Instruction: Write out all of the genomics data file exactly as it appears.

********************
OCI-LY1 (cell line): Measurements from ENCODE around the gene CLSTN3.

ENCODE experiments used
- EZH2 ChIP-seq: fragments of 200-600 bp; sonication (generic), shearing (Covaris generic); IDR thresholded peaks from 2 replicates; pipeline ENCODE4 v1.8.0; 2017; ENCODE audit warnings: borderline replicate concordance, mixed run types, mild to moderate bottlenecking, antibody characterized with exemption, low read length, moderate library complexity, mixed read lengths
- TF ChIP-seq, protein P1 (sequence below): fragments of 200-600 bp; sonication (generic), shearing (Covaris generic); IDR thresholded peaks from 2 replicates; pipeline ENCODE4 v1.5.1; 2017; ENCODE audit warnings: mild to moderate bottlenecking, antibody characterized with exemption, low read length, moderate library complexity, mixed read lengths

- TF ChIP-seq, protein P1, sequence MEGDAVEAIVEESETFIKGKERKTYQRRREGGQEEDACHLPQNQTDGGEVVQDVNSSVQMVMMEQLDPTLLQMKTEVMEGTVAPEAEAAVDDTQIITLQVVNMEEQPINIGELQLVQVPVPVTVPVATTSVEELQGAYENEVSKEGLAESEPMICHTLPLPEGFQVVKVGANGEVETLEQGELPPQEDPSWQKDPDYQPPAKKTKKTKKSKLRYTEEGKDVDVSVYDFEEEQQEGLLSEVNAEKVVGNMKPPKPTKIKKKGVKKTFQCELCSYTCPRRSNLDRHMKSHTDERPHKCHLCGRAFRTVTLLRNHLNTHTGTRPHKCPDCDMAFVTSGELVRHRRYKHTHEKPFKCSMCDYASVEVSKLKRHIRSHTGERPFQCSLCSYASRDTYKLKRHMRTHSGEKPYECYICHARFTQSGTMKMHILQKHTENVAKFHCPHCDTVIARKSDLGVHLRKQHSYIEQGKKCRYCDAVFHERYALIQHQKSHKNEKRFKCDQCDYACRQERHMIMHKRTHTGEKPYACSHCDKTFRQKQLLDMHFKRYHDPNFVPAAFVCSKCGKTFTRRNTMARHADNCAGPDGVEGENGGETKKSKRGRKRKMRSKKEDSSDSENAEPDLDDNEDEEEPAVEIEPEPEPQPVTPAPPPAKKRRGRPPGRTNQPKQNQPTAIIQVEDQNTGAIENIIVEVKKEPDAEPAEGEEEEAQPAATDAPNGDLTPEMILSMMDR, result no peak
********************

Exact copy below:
OCI-LY1 (cell line): Measurements from ENCODE around the gene CLSTN3.

ENCODE experiments used
- EZH2 ChIP-seq: fragments of 200-600 bp; sonication (generic), shearing (Covaris generic); IDR thresholded peaks from 2 replicates; pipeline ENCODE4 v1.8.0; 2017; ENCODE audit warnings: borderline replicate concordance, mixed run types, mild to moderate bottlenecking, antibody characterized with exemption, low read length, moderate library complexity, mixed read lengths
- TF ChIP-seq, protein P1 (sequence below): fragments of 200-600 bp; sonication (generic), shearing (Covaris generic); IDR thresholded peaks from 2 replicates; pipeline ENCODE4 v1.5.1; 2017; ENCODE audit warnings: mild to moderate bottlenecking, antibody characterized with exemption, low read length, moderate library complexity, mixed read lengths

- TF ChIP-seq, protein P1, sequence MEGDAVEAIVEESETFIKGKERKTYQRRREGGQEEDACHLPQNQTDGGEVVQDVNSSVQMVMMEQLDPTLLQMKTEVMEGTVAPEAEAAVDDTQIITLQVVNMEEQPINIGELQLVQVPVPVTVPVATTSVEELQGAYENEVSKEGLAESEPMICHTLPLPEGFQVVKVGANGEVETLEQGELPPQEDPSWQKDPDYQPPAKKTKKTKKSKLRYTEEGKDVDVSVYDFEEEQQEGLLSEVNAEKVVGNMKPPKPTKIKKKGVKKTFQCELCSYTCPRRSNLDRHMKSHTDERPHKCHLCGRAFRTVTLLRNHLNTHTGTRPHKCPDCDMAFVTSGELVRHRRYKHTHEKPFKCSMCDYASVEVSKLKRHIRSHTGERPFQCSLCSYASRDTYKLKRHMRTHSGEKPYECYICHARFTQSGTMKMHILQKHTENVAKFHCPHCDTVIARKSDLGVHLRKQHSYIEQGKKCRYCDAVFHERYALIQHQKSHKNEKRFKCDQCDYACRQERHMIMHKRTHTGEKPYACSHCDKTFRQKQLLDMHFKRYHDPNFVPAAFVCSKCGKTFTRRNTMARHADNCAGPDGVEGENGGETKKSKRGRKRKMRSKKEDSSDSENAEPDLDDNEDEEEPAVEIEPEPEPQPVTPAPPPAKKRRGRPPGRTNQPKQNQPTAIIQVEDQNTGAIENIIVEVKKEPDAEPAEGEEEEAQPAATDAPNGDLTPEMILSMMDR, result no peak